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Winter 2020  Volume 13, Number 4        
 

Depression — No Excuse Not to See a Doctor

Many more people are depressed now than at the beginning of 2020 and experts blame the COVID-19 pandemic. Unfortunately, too many people affected by depression and other medical issues are not seeing a doctor.

According to a study published in September's JAMA Network Open, 28 percent of the respondents indicated that at the height of the pandemic they had symptoms of depression. Prior to the pandemic, only 9 percent indicated they were feeling depressed. The scope of depression and anxiety is larger than what researchers observed following Hurricane Katrina, the 9/11 terrorist attacks and the extended civil unrest in Hong Kong.

While the surge in depression symptoms has affected a wide swath of the population, low income and front-line workers saw the largest increase.

A U.S. Census Bureau survey of more than 73,000 U.S. adults revealed another downside to depression during a pandemic. The researchers found that adults who experience anxiety and depression have up to two times a greater risk of delaying medical care during the pandemic. Nearly one third of the Americans surveyed did not receive necessary non-coronavirus medical care.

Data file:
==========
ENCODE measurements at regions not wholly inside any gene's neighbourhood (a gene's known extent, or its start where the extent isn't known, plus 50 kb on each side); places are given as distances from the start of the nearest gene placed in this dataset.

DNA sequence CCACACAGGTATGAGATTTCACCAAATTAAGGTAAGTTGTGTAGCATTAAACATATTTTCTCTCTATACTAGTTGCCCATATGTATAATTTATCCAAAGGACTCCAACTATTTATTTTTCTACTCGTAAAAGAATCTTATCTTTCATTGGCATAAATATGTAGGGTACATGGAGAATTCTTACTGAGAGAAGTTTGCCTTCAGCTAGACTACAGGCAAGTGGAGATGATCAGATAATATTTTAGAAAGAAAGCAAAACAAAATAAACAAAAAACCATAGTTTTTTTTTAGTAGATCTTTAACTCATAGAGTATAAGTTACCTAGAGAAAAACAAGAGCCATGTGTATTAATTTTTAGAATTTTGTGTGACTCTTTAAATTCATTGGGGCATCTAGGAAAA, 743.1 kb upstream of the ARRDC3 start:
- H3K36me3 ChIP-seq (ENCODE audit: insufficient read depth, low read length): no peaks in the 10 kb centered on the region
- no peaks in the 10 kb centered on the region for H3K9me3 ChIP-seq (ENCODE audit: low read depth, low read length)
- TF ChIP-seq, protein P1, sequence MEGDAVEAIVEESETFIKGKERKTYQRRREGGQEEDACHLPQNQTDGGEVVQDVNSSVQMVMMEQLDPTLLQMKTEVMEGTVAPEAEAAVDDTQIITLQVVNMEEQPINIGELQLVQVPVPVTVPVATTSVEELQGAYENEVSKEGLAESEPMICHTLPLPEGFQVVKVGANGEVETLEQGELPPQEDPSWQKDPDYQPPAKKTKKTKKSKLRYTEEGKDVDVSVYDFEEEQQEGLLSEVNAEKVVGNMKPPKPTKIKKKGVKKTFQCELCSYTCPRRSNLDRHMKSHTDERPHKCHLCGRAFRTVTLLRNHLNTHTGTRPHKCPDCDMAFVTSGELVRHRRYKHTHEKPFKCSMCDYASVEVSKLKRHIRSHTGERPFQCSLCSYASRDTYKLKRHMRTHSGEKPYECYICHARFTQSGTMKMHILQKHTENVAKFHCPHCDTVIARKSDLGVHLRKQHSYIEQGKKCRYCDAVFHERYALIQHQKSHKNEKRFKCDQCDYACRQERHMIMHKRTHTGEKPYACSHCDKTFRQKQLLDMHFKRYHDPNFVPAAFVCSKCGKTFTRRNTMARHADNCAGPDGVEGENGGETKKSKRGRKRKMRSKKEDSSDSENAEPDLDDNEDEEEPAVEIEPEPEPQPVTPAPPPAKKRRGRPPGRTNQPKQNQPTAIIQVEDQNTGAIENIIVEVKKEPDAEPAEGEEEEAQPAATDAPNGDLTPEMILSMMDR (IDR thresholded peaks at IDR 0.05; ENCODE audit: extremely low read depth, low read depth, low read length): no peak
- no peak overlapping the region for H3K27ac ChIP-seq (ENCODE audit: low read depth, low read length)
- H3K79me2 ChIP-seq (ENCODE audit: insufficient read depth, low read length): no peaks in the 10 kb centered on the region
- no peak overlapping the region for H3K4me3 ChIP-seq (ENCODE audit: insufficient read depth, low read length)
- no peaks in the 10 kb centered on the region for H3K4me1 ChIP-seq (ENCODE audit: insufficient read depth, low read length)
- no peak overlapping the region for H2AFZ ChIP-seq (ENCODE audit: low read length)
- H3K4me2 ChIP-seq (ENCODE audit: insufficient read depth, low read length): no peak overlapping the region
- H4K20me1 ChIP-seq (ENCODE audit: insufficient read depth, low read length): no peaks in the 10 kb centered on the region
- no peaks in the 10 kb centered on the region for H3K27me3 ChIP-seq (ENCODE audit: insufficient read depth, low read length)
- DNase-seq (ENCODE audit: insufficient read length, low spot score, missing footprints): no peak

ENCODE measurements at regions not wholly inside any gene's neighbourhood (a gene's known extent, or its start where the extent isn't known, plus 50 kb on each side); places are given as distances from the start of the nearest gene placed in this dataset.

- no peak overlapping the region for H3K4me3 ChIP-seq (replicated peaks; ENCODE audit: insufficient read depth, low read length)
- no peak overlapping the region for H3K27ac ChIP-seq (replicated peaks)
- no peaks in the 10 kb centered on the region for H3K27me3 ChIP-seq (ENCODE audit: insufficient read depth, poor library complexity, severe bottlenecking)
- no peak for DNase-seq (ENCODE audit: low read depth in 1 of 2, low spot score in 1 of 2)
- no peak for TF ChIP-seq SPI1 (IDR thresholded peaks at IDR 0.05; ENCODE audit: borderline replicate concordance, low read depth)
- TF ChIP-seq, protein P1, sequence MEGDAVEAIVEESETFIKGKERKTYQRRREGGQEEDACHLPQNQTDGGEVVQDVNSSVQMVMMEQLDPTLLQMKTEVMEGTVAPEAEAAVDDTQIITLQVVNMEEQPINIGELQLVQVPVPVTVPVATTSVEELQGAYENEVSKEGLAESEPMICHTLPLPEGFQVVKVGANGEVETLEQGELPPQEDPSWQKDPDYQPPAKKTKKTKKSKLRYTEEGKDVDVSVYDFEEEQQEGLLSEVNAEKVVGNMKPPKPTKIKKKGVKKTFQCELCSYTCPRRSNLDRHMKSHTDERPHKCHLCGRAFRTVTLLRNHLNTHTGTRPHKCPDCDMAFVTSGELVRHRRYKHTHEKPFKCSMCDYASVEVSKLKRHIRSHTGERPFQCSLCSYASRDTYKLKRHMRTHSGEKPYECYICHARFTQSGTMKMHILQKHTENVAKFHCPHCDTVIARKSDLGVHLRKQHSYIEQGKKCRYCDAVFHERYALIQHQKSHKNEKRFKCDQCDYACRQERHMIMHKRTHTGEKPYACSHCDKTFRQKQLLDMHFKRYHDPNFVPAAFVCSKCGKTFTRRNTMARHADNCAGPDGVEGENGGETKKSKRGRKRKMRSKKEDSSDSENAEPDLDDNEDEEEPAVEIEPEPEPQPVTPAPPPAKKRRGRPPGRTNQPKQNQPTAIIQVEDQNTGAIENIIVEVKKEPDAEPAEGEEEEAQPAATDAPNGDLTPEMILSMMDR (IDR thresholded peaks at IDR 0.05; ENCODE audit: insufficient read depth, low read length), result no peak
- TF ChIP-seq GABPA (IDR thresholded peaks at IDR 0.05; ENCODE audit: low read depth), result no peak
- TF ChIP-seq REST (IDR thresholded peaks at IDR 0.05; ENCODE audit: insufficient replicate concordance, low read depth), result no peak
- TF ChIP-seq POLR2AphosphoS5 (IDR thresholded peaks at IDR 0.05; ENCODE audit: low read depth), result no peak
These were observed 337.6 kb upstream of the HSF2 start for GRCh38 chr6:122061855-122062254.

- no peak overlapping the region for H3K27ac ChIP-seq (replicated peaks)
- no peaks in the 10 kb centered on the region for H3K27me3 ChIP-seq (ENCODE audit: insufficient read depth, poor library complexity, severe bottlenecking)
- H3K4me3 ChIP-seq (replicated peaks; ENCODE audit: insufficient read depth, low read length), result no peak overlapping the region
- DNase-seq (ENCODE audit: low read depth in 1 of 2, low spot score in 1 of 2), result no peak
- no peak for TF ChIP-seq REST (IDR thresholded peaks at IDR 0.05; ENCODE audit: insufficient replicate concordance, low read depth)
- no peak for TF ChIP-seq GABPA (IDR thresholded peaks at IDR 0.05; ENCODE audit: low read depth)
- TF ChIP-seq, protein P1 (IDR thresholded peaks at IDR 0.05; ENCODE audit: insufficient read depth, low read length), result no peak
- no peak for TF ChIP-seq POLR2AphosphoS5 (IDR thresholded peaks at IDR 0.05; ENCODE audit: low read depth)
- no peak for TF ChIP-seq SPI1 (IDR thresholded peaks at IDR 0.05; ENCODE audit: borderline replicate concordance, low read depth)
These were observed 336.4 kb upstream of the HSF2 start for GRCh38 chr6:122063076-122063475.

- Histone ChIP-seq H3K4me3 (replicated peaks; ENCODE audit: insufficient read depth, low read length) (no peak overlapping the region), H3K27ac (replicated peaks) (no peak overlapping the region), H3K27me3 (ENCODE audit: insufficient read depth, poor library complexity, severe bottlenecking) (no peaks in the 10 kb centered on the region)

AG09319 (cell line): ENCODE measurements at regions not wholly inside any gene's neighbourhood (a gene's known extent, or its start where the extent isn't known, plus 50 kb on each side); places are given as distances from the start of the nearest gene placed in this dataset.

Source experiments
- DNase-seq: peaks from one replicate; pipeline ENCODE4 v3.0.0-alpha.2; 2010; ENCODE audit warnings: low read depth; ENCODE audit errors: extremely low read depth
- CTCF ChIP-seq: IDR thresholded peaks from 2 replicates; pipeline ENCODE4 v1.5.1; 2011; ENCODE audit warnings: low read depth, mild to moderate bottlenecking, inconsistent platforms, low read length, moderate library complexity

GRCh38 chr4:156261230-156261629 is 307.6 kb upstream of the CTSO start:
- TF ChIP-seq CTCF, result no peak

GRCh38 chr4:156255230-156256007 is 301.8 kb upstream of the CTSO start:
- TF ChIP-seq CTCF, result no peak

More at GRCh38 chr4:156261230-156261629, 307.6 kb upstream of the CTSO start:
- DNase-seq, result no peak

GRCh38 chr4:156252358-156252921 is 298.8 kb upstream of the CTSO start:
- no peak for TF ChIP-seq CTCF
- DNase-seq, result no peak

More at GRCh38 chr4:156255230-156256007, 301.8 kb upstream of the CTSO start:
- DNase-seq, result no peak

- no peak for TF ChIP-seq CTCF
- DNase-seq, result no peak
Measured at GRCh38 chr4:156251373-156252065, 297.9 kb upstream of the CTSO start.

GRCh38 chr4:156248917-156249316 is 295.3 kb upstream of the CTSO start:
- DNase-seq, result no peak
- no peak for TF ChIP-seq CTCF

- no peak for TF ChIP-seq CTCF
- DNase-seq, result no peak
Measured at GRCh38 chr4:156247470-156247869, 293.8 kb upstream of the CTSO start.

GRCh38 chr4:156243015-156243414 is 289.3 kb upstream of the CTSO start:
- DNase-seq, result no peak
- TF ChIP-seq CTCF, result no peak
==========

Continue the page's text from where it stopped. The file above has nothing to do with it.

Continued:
Delaying medical care can have significant adverse short- and long-term health outcomes.

The researchers recommend the United States increase access to telehealth and that health insurance policies be expanded to cover telehealth services that address non-emergency medical concerns.

For those who have insurance coverage, telehealth services often are available at low or no cost. In addition, the Affordable Care Act requires coverage for mental health and substance use services and the plan's coverage must be equal to what is offered for physical health services.

 

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In this issue:

This Just In...

Your Life Insurance Options During the COVID-19 Pandemic

Health Benefit Options for Those Who Are Disabled

Tips for Saving for Retirement — Even When Budgets are Tight

Depression — No Excuse Not to See a Doctor

 


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